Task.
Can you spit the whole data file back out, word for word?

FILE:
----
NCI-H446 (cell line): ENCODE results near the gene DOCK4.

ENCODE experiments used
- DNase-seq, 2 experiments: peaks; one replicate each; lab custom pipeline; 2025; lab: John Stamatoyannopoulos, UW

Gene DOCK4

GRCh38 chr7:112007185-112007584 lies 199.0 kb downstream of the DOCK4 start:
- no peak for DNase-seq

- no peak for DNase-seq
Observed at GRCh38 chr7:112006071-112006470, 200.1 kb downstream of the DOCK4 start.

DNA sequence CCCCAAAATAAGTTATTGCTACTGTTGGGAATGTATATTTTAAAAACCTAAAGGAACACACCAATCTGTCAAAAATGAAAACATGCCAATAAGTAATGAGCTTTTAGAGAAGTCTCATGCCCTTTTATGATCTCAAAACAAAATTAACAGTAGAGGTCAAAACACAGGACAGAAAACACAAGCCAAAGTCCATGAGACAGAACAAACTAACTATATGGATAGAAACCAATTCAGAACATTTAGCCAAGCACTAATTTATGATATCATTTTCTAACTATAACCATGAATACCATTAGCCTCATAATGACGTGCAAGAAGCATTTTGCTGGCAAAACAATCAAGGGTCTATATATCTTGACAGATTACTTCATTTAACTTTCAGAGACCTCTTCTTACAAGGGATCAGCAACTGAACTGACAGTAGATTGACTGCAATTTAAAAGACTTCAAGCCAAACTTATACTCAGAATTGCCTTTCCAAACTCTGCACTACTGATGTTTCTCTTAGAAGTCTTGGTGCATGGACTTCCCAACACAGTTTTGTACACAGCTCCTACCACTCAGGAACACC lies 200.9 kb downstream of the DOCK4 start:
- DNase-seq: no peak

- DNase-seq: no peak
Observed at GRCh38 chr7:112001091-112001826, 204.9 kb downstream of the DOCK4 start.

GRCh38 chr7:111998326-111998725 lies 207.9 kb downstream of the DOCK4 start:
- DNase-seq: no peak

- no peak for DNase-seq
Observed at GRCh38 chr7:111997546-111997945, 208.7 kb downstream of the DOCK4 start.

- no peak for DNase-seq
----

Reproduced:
NCI-H446 (cell line): ENCODE results near the gene DOCK4.

ENCODE experiments used
- DNase-seq, 2 experiments: peaks; one replicate each; lab custom pipeline; 2025; lab: John Stamatoyannopoulos, UW

Gene DOCK4

GRCh38 chr7:112007185-112007584 lies 199.0 kb downstream of the DOCK4 start:
- no peak for DNase-seq

- no peak for DNase-seq
Observed at GRCh38 chr7:112006071-112006470, 200.1 kb downstream of the DOCK4 start.

DNA sequence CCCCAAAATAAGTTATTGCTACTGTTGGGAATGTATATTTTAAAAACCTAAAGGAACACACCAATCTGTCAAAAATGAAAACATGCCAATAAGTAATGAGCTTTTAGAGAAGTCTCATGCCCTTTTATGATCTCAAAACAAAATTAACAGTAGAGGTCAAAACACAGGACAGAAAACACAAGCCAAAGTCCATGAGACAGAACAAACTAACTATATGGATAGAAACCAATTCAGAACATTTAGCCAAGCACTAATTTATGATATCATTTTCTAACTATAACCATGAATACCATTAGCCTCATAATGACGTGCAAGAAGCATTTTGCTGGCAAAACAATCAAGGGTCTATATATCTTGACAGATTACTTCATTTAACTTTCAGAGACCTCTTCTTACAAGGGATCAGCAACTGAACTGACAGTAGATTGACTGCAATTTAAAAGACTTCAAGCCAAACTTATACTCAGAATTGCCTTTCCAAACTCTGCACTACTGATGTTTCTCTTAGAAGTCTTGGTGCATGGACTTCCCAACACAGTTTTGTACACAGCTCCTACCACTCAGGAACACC lies 200.9 kb downstream of the DOCK4 start:
- DNase-seq: no peak

- DNase-seq: no peak
Observed at GRCh38 chr7:112001091-112001826, 204.9 kb downstream of the DOCK4 start.

GRCh38 chr7:111998326-111998725 lies 207.9 kb downstream of the DOCK4 start:
- DNase-seq: no peak

- no peak for DNase-seq
Observed at GRCh38 chr7:111997546-111997945, 208.7 kb downstream of the DOCK4 start.

- no peak for DNase-seq